Monday’s English-language debate between Liberal Prime Minister Paul Martin, Conservative challenger Stephen Harper, Gilles Duceppe of the Bloc Quebecois and New Democratic Party leader Jack Layton set a new standard for populist posturing, hypocrisy, and outright lying.
Martin, whose government will, if the polls prove right, be defeated in the January 23 federal election, sought to contrast his Liberals from the Conservatives, by accusing the latter of wanting to transform Canada into a “fend for yourself” society.
While the Conservatives would cut social spending so as to be able to reduce taxes, the Liberals, or so claimed Martin, will defend public and social services. “I believe,” said Martin, “that the things we do to help each other out and help each other up offer a window on the kind of country we are.”
The prime minister evidently thinks voters are amnesiacs. Martin’s principal claim to fame is that as federal Finance Minister he implemented the greatest social spending cuts in Canadian history, cutting billions from the transfers to the provinces that fund health care, post-secondary education and welfare, and then introduced a 5-year, $100-billion tax cut, whose benefits were heavily skewed in favor of business, the rich and the most privileged sections of the middle class.
Martin boasted on several occasions during the debate about the strength of the Canadian economy. But during the twelve years of Liberal rule, social inequality and economic insecurity have greatly intensified and key public services have been ravaged by cuts. Two key measures of these processes are the continuing growth in food-bank use and the months-long hospital waiting lists for even life-saving medical procedures.
Hoping to tap into the popular opposition to the US occupation of Iraq and the rapacious right-wing socio-economic policies pursued by the Bush administration, Martin made various nationalist appeals that sought to cast his party as the incarnation of purportedly more progressive Canadian values.
However, at one point Martin did reveal more clearly the class content of his Canadian nationalism. He proclaimed that the unity of Canada’s federal state must be upheld so that Canadian businesses can have the support and strength to prevail in world markets in the face of new challenges like the rise of China and India.Harper or the repositioning of a free market ideologue
Conservative leader Stephen Harper is a neo-conservative ideologue. One of the principal leaders of the right-wing populist Reform Party (one of the Conservatives’ predecessor parties), Harper helped lead the charge in the early and mid-1990s for massive social spending cuts in the name of fighting the deficit and for a new “hardline” strategy against Quebec’s possible secession, including the threat that Quebec would be partitioned at independence.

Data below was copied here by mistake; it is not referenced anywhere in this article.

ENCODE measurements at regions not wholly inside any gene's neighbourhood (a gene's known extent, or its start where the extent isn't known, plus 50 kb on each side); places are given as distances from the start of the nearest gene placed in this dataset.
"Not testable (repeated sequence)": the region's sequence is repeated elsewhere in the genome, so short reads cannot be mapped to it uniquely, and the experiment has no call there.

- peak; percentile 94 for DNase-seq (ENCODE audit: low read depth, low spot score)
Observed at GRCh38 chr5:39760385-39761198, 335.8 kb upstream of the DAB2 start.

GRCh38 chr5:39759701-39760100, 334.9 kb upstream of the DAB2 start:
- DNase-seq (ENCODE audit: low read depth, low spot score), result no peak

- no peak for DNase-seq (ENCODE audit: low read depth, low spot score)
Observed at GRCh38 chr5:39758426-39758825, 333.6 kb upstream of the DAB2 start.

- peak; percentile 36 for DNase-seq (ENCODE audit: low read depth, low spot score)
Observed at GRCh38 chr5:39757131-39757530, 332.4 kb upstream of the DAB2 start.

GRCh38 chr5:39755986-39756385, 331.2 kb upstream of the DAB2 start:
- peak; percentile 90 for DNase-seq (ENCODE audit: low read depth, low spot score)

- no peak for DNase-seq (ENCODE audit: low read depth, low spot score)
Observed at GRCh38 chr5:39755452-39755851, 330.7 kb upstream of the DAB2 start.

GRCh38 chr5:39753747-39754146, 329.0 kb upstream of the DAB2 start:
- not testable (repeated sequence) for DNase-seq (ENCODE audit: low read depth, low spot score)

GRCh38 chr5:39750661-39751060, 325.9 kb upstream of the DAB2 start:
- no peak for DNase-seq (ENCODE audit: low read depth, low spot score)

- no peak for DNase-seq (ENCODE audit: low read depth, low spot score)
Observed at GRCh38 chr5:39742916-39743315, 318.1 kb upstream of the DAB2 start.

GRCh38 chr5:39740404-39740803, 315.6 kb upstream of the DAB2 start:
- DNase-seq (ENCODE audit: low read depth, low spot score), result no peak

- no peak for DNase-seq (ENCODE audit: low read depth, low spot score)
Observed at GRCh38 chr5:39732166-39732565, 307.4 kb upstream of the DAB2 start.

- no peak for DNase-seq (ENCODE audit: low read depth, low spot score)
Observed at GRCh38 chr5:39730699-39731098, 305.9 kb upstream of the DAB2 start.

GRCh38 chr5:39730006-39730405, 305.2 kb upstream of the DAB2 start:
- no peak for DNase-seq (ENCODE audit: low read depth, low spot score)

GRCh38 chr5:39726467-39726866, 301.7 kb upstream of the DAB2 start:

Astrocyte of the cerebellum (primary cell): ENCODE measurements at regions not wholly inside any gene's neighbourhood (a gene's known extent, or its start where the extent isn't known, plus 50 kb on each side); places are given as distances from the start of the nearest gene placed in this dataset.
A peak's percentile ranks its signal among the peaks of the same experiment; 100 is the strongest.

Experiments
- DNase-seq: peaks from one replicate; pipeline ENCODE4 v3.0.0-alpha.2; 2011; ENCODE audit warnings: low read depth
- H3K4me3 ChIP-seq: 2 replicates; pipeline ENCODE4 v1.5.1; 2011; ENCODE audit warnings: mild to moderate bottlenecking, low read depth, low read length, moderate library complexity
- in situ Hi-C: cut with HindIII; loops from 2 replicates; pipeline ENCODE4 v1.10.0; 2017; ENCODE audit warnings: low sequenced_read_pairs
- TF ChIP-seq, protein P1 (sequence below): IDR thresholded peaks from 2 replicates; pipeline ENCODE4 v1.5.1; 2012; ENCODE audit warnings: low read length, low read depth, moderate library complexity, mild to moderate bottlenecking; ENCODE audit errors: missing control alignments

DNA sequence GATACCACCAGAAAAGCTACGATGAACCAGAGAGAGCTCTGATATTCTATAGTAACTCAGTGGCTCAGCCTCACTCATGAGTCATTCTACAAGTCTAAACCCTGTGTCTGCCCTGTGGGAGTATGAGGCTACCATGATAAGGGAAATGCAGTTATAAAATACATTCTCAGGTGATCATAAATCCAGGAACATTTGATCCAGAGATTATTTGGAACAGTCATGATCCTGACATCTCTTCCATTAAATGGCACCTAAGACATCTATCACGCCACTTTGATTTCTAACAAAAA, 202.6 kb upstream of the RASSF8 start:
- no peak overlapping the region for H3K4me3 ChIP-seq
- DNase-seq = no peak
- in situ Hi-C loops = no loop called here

Harper, however, has been trying during the current election campaign to present himself and his Conservative party as moderate and modern. In this, he has had the support of most of the corporate media, which has dismissed as personal attacks or yesterday’s news references to Harper’s well-documented record as an unabashed neo-conservative and cheerleader of the US Republican right.
In keeping with this repositioning strategy, Harper proclaimed himself a supporter of Medicare, Canada’s universal public health care system, made reference to his middle-class upbringing, and made an appeal to the vast majority of Canadians whose living standards have fallen or stagnated under Liberal rule.
“We need a government that will be on the side of the people who work hard, pay their taxes and play by the rules,” said Harper.
When he was questioned about the Conservatives’ plan to cancel a Liberal tax cut for tax-payers in the lowest tax bracket, Harper responded by saying that his party’s plan to reduce the Goods and Services Tax (GST) by 1 percentage point immediately and a further 1 percent in 2010 would benefit the millions of Canadians whose incomes are so low that they don’t pay any income tax at all. In fact, the Conservatives’ GST cut, like their overall tax-cut plan, would inordinately favour the well-to-do.
In what was a transparent lie, Harper said that a Conservative government would not have to cut government programs to finance its tax cuts. An economist by training, the Conservative leader knows full well that it is impossible to fulfill his party’s promises to massively boost military spending, pay down government debt, carry through on previously announced federal program spending increases, slash taxes, and at the same time balance the budget.
When Martin pointed to a 1997 speech that Harper gave to a right-wing US think tank, the Council for National Policy, in which he denounced Canada “as a Northern European welfare state in the worst sense of the term,” the Conservative leader took umbrage. He began by declaring himself a proud Canadian: “My forefathers have lived under the flag of this country for six generations.” Then he launched into a demagogic attack on Martin for having re-flagged many of the ships in the family-owned shipping empire, Canada Steamship Lines, to avoid paying higher taxes and (although Harper made no mention of this) escape Canada’s more rigorous labor laws. Whereas Harper has always paid his taxes to Canada, “Mr. Martin operated his business under the flags of foreign countries, under the flag of Liberia, Barbados, whatever.”
Of course, Harper is himself a fervent advocate of deregulation, privatization, and capitalist globalization.
Martin, who formally relinquished ownership of CSL to his sons on becoming prime minister, responded by touting the Canadian-headquartered company as an example of the globally-competitive corporations that the country needs to build if it is to prosper.The BQ and NDP
Gilles Duceppe, the leader of the pro-Quebec independence Bloc Quebecois, repeatedly attacked the Liberals for having stolen tens of billions from the country’s unemployment insurance program—a reference to the fact that the Liberals raided close to $50 billion from the fund’s “surplus” during their drive to eliminate the annual federal deficit. (This was coupled with major changes to the program that sharply reduced jobless benefits and restricted eligibility.)